Perhaps it's mystical. Or maybe it's just another one of history's dubious similarities.
On one hand, college football has been played longer than everyone reading this has been alive, so it makes perfect sense that history will eventually go into syndication and air familiar episodes. On the other...man, it's just a little too weird.
Have you noticed? The 2005 and 2006 Buckeyes as analogs to their contemporaries from the past two seasons, exactly one decade apart? There's a lot going on there. The armchair historians who connected Abraham Lincoln to John F. Kennedy would be proud.
Start in October 2005, when Ohio State fell apart in State College and failed to do much of anything offensively, seemingly forgetting it had Troy Smith throwing to Santonio Holmes and Ted Ginn (just seven touches, combined - hashtag Tresselball). The following October it returned the favor in Columbus.
Ten seasons later this happened in reverse. The Buckeyes dominated the Lions in 2015 and then fell apart in State College on the return trip. Curtis Samuel had just two carries for 71 yards. So, like, 35 yards per run. Maybe he should have had more instead of throwing to current Virginia Tech Hokie James Clark. Debate that amongst yourselves.
You can skip arguing over if those two episodes were mirror images of each other because they objectively were. Let's continue.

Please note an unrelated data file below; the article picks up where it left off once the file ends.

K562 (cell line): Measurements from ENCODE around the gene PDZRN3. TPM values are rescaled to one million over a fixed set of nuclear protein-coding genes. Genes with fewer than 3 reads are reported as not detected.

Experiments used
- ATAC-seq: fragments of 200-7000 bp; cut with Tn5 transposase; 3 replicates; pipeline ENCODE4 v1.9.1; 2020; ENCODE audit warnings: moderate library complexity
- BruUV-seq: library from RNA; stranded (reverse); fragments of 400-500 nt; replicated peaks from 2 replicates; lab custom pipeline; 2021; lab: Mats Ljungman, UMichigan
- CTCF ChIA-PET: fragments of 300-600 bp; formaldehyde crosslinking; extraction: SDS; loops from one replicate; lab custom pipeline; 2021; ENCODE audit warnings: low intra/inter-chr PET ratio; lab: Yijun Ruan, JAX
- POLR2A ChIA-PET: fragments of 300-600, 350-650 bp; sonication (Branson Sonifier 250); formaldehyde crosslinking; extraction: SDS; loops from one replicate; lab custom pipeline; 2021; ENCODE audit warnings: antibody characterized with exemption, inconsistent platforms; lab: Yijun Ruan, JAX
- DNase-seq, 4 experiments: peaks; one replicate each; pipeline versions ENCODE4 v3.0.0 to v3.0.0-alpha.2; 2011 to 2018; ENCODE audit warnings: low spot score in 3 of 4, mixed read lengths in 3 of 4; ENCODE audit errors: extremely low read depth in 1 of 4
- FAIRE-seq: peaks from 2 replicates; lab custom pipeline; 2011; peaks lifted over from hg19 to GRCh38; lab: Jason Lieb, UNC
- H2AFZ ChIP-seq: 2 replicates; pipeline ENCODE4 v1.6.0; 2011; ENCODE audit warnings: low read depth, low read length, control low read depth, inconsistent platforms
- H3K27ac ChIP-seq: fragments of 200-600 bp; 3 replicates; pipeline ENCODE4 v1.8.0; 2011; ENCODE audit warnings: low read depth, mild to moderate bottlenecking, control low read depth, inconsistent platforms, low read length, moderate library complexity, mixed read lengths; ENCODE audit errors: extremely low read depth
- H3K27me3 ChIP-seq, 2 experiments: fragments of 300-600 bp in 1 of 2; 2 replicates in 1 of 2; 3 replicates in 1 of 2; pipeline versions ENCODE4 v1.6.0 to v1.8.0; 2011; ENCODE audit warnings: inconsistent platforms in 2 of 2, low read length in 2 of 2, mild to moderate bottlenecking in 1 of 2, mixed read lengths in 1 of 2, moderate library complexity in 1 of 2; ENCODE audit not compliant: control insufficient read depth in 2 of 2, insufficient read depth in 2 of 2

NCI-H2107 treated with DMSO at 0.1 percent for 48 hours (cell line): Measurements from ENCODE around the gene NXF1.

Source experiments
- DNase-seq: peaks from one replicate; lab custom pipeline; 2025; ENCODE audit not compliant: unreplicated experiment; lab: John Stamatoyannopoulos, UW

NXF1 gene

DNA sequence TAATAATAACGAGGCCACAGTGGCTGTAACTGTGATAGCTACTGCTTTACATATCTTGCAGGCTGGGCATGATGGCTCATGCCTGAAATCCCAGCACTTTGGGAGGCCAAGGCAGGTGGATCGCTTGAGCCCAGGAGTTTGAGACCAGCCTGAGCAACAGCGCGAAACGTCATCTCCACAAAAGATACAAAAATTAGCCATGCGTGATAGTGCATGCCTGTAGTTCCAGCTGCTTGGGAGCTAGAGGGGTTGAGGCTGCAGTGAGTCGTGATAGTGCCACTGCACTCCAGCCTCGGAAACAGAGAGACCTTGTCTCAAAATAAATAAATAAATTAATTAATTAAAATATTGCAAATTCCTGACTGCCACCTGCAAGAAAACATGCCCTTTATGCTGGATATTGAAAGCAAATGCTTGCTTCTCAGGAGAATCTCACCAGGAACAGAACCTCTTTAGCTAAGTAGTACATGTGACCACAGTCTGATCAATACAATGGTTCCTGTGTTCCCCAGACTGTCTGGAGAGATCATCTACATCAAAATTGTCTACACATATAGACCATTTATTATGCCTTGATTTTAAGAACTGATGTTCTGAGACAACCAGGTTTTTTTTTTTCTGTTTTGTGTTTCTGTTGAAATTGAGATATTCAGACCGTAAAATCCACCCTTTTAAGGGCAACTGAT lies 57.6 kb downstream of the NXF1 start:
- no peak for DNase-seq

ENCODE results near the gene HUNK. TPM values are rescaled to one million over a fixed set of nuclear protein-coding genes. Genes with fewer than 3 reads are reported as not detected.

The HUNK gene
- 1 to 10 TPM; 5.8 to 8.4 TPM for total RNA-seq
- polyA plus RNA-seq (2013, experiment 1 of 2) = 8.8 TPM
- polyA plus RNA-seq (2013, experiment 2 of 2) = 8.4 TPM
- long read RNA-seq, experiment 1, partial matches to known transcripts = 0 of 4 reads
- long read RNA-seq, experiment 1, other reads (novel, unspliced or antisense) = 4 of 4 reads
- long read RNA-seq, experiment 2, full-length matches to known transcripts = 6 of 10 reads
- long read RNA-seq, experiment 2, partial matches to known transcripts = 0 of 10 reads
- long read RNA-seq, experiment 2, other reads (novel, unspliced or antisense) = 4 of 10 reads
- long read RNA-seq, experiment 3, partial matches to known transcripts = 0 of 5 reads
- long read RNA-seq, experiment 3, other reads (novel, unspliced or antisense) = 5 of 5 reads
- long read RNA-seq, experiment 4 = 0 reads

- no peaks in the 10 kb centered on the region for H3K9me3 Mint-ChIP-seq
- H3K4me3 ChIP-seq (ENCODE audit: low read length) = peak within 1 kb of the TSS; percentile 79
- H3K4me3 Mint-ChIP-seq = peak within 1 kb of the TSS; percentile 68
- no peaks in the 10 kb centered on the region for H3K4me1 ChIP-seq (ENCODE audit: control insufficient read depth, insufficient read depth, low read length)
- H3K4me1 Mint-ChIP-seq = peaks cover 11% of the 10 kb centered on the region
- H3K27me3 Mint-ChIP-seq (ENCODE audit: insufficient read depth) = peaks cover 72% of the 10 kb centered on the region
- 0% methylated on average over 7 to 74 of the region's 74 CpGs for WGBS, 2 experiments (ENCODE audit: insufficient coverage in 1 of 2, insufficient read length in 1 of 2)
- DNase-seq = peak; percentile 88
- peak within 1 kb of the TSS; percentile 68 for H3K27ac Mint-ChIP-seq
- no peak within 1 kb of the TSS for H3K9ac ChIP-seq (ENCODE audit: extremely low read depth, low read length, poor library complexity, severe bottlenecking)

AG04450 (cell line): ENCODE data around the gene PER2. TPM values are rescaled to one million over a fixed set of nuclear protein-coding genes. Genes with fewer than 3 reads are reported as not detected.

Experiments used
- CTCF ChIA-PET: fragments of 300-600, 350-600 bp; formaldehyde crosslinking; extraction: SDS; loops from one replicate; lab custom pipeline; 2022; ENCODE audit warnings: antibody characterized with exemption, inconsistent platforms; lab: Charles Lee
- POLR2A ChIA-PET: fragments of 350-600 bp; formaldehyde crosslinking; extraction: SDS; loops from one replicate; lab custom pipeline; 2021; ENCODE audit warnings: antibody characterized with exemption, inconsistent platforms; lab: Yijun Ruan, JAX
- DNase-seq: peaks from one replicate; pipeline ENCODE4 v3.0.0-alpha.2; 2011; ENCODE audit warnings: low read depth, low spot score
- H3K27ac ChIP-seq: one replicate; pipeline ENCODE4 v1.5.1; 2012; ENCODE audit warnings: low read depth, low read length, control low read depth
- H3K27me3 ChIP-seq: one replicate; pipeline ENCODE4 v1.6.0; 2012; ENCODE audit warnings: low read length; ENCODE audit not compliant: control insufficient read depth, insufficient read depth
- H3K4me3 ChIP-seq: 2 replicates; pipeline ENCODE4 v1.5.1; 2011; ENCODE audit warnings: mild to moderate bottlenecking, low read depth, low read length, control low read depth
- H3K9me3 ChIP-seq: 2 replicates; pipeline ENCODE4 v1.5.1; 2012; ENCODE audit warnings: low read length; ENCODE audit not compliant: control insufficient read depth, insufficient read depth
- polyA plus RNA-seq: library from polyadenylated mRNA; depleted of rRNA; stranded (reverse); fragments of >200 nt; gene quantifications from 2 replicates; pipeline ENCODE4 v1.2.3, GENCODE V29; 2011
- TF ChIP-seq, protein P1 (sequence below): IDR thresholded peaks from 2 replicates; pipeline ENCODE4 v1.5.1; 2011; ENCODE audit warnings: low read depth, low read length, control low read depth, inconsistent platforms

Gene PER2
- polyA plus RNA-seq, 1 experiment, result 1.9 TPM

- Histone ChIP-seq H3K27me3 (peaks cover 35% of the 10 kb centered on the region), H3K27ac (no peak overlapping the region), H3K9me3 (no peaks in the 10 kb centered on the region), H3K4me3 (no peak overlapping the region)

The 2005 and 2015 Buckeyes were both led by redshirt quarterbacks who had earned their reputation for playmaking early on in their careers, with high marks against That Team. They were Troy Smith and J.T. Barrett respectively, both pictured above. Smith, with much embarrassment, was suspended a week that September after his transgressions made national news. Barrett's humiliating week-long suspension and journey through America's front pages happened in November. Both came out clean from their punishments to become deeply-respected team leaders.
They led their respective teams through maddening offensive outputs large and small, carried by defense all along of the way. They reached Ann Arbor and left as the victors, and both teams were rewarded with a trip to Arizona to play the Fighting Irish in the Fiesta Bowl.